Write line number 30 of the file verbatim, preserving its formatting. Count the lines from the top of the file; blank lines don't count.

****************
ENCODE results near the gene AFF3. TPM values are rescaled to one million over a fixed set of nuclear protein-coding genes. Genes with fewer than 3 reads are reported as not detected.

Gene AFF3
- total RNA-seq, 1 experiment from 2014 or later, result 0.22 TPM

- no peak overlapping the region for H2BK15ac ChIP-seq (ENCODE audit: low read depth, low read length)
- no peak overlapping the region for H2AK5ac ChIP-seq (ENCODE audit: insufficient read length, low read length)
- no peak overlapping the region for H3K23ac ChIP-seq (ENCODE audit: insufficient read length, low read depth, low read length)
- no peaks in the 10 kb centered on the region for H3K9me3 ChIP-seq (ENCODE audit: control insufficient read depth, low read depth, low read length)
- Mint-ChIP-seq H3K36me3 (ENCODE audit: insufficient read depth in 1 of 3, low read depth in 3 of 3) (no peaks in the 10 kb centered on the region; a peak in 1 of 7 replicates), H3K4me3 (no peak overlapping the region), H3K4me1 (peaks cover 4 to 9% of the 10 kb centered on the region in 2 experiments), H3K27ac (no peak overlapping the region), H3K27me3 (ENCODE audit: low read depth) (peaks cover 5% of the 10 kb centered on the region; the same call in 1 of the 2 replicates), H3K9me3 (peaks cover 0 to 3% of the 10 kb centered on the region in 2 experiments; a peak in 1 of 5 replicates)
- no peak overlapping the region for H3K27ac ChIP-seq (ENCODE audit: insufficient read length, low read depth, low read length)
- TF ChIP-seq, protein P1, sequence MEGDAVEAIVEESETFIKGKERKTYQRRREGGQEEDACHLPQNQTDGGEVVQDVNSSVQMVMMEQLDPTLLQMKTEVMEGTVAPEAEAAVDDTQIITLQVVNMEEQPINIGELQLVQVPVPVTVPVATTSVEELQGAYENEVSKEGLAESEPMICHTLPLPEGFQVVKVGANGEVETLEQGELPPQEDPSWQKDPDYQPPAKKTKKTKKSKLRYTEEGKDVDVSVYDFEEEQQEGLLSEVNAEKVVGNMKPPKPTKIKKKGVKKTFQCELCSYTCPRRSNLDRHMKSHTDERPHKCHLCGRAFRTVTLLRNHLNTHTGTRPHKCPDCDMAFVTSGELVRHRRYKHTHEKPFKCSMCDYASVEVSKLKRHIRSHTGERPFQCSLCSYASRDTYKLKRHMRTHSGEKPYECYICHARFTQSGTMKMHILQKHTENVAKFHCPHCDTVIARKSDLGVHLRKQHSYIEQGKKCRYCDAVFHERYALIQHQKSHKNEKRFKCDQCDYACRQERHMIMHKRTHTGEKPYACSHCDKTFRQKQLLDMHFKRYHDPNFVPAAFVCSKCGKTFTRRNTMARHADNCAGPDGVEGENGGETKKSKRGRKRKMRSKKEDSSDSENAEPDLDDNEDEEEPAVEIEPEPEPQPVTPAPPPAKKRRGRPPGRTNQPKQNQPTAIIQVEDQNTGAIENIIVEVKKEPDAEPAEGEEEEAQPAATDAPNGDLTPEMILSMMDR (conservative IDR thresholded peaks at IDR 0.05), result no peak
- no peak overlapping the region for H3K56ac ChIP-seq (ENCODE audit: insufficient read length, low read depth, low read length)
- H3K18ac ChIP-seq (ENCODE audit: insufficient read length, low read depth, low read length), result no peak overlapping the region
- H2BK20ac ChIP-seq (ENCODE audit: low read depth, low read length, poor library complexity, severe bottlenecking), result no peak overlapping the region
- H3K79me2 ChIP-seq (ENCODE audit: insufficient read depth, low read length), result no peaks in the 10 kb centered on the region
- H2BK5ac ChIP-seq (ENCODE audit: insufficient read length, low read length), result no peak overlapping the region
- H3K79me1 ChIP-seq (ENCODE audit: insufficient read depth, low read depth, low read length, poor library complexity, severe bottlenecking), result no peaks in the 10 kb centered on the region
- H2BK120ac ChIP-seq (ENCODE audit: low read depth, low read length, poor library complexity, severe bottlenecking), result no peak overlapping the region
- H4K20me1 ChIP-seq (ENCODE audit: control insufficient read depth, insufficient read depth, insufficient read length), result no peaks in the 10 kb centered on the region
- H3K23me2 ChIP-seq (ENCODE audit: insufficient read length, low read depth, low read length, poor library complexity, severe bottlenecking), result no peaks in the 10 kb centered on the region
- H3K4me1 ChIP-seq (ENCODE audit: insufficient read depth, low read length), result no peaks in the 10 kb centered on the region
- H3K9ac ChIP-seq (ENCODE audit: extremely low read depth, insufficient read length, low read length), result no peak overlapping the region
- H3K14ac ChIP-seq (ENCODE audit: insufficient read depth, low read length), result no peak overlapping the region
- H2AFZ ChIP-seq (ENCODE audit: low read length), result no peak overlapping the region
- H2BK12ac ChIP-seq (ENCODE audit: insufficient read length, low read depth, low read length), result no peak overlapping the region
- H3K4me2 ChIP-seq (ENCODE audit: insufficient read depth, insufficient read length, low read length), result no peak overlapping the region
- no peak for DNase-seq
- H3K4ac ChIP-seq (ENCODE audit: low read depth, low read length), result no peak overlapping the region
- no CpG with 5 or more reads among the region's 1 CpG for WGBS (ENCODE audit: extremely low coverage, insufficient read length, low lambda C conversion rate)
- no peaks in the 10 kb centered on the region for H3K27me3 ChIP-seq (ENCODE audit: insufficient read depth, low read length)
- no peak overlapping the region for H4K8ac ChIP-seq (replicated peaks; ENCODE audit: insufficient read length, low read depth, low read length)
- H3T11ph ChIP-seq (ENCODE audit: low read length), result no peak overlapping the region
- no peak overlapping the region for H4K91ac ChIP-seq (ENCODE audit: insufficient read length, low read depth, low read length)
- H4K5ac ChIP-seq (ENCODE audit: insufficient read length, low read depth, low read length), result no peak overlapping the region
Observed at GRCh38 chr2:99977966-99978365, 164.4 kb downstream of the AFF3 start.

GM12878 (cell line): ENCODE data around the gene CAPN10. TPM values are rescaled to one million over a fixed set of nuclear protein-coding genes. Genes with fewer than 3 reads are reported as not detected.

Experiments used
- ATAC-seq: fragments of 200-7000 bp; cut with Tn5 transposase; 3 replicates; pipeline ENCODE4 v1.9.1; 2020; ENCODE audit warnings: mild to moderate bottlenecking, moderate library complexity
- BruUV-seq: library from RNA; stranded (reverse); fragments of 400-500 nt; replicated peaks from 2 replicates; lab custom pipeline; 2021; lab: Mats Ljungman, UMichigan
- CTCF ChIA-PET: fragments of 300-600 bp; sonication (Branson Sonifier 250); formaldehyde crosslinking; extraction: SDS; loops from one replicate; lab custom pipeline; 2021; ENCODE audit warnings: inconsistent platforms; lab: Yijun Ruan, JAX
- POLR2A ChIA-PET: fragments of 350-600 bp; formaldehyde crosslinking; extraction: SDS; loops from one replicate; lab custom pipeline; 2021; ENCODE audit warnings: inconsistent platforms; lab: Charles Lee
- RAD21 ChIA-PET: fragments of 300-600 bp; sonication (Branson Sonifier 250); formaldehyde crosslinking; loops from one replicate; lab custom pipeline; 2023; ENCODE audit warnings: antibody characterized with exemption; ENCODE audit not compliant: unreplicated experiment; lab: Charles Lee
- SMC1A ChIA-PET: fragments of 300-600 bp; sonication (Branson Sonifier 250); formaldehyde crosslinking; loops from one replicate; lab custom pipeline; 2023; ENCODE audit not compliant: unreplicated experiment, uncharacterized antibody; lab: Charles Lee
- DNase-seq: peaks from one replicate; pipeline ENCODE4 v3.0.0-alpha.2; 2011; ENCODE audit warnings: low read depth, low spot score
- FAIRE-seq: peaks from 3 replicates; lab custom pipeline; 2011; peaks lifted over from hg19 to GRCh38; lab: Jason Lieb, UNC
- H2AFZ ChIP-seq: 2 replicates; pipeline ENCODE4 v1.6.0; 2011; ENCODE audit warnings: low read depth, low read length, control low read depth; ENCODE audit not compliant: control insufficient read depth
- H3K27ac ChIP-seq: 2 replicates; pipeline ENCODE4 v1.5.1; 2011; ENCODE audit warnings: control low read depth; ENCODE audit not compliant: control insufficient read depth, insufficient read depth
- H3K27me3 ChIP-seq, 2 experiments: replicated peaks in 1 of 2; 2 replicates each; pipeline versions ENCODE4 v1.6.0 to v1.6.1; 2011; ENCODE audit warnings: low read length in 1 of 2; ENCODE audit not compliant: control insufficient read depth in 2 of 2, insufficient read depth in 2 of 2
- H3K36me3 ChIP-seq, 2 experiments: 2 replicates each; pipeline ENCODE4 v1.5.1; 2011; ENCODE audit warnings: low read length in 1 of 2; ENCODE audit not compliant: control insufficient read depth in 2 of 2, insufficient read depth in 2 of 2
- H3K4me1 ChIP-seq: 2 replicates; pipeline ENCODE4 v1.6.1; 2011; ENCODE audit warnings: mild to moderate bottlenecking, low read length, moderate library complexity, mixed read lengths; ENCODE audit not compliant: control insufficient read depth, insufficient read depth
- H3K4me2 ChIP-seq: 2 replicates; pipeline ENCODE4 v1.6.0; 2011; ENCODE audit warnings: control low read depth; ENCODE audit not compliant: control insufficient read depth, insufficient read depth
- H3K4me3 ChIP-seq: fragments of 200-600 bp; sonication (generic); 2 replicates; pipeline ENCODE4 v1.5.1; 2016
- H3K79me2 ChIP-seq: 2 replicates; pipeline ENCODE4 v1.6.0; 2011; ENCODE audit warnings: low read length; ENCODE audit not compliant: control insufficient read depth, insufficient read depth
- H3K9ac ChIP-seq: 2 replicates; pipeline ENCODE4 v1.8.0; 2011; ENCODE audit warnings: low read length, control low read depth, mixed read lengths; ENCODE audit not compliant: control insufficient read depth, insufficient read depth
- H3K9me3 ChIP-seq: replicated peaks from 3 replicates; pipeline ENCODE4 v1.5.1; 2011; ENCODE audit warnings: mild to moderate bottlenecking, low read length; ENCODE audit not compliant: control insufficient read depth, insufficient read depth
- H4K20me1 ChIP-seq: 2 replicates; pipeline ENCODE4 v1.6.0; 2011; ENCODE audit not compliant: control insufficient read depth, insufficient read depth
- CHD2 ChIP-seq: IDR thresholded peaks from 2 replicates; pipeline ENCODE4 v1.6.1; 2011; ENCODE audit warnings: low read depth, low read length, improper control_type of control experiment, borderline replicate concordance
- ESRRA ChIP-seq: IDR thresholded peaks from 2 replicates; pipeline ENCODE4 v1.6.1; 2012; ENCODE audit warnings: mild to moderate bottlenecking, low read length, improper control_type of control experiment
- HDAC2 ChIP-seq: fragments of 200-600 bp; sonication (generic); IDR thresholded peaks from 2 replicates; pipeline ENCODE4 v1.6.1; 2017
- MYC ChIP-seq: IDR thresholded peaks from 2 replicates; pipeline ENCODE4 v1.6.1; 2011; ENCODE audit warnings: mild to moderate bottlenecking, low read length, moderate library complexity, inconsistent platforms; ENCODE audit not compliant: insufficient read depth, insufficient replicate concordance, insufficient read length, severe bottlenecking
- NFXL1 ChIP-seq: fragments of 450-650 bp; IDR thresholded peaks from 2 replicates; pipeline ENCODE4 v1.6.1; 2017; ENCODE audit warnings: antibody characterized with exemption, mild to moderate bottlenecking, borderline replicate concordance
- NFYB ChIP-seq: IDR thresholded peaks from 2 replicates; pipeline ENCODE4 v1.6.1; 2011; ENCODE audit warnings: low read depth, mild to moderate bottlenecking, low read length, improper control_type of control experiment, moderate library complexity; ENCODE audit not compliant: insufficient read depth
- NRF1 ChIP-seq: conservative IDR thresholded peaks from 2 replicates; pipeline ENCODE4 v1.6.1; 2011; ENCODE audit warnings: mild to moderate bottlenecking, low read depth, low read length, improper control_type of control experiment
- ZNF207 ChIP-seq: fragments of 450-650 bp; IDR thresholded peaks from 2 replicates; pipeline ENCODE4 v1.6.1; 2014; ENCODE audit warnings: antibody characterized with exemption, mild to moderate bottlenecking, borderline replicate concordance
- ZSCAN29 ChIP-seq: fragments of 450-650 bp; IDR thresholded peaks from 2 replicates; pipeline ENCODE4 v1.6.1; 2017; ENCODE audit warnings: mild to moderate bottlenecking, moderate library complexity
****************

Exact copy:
- no peak overlapping the region for H4K8ac ChIP-seq (replicated peaks; ENCODE audit: insufficient read length, low read depth, low read length)